Because different combinations of daily dose regimens and treatment durations are used, study results are difficult to compare. Acne “severity” and “relapse” lack standardized definitions.14,17 In addition, many of the previous studies are limited by small sample size, lack of a comparison group, short duration of follow-up, or retrospective design. To further elucidate the effects of high-dose isotretinoin on retrial rates, we conducted a prospective observational study evaluating a very high cumulative dose of isotretinoin compared with a lower-dose therapy.
Isotretinoin is associated with several potential adverse effects; therefore, using a dose that improves response rates while minimizing adverse effects and retreatment is critical. Common adverse effects associated with isotretinoin include cheilitis, xerosis, and dermatitis.10,18,19 Some studies10,19,20 have found that higher doses of isotretinoin are associated with higher rates of mucocutaneous adverse effects but not systemic adverse events. It is unknown whether higher rates of mucocutaneous adverse effects are clinically relevant, given that they are easily treatable, or whether they lead to increased rates of attrition. Systemic adverse events are less common and include elevations in cholesterol, triglycerides, or transaminase levels.21 The clinical significance of these elevations is unknown.22 There are also controversial, unproved links between isotretinoin and suicide, depression, or inflammatory bowel disease.23- 27 The relationship between higher isotretinoin dosing and adverse effects was evaluated in our study during treatment and 1 year after treatment.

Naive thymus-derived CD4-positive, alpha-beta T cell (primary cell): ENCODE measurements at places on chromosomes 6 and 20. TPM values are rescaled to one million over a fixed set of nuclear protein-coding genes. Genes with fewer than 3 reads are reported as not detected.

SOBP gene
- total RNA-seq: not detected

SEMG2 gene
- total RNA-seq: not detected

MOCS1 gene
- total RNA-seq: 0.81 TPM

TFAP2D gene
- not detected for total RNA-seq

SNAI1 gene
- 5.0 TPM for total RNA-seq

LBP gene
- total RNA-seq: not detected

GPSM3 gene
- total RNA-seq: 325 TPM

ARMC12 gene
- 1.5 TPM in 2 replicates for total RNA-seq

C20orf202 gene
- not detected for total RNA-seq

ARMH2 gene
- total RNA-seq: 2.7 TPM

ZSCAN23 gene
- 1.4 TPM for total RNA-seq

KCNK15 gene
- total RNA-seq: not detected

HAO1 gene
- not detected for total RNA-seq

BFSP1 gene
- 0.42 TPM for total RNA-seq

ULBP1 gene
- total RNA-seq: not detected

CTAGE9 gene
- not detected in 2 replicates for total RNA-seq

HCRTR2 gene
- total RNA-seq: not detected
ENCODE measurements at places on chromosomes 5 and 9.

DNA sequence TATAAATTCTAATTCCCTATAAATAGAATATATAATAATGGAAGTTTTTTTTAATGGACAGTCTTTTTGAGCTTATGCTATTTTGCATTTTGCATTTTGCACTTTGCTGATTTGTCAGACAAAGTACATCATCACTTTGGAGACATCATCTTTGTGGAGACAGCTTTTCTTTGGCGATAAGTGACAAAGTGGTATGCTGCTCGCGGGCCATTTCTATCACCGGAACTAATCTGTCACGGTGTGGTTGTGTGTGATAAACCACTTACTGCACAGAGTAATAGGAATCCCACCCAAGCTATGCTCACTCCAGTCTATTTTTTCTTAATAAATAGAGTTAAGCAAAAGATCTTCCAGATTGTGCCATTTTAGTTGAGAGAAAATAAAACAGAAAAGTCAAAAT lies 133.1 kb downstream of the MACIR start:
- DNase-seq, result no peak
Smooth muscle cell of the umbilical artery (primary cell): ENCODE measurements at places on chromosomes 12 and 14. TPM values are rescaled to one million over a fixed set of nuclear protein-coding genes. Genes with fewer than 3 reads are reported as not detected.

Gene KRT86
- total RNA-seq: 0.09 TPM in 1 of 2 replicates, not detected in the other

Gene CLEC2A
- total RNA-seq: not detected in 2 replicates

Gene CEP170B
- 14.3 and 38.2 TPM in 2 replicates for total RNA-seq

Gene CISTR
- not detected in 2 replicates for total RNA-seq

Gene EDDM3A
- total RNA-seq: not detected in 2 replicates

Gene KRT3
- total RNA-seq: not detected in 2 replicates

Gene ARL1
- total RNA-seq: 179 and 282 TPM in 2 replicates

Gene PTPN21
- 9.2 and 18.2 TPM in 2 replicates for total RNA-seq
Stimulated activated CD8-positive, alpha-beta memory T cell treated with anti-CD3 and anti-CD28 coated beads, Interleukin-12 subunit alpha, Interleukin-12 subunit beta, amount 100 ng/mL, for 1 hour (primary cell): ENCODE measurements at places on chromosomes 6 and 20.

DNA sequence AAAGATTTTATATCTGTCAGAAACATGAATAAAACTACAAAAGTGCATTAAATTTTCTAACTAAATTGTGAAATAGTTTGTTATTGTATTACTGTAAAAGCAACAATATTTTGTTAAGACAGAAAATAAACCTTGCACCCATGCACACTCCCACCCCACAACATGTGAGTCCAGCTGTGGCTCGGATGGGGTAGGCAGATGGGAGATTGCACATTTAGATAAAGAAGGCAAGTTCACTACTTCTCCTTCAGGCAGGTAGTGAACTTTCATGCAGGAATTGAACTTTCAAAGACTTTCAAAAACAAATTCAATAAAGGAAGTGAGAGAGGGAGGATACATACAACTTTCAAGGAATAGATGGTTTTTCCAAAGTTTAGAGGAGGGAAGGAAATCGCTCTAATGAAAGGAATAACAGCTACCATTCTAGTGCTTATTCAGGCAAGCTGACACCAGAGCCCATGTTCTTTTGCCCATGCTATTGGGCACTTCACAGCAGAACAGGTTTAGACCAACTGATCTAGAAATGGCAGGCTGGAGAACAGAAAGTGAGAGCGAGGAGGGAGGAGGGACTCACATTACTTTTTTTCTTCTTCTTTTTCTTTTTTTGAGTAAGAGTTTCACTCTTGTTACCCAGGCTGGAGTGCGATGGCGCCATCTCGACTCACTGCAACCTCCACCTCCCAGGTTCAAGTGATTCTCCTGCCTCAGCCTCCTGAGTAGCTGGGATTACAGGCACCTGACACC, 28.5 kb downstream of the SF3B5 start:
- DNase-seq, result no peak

In this prospective observational study, patients with severe nodular-cystic acne resistant to other treatments were enrolled from August 1, 2008, through August 31, 2009. The target end point for each patient was treatment with isotretinoin until there were no new acne lesions during 1 month of therapy. All providers agreed to use no topical or prescription medications when isotretinoin therapy was completed. We divided the patients into 2 isotretinoin treatment groups: those who received a cumulative dose of 220 mg/kg or more and those who received less than 220 mg/kg. Quiz Ref IDA cumulative dose of 220 mg/kg was chosen on the basis of a review of medical records performed at our institution,7 which found that doses less than 220 mg/kg were associated with higher rates of relapse and retrial. Cumulative treatment dose in the present study was used as the measure of dose because it is more reproducible and reliable than daily dose. Patients were asked to use all remaining medication as the treatment period ended to ensure standardized adherence to prescribed cumulative doses. Patients were monitored for 12 months after their last day of isotretinoin. We chose this length of follow-up because previous studies7,17 have found that 80% to 90% of patients experience relapse within 12 to 24 months. Information was collected on demographics, adverse events, relapse, and retrial by medical record review and patient surveys conducted 12 months after treatment. This study was approved by the University of North Carolina Institutional Review Board, and participants provided written informed consent.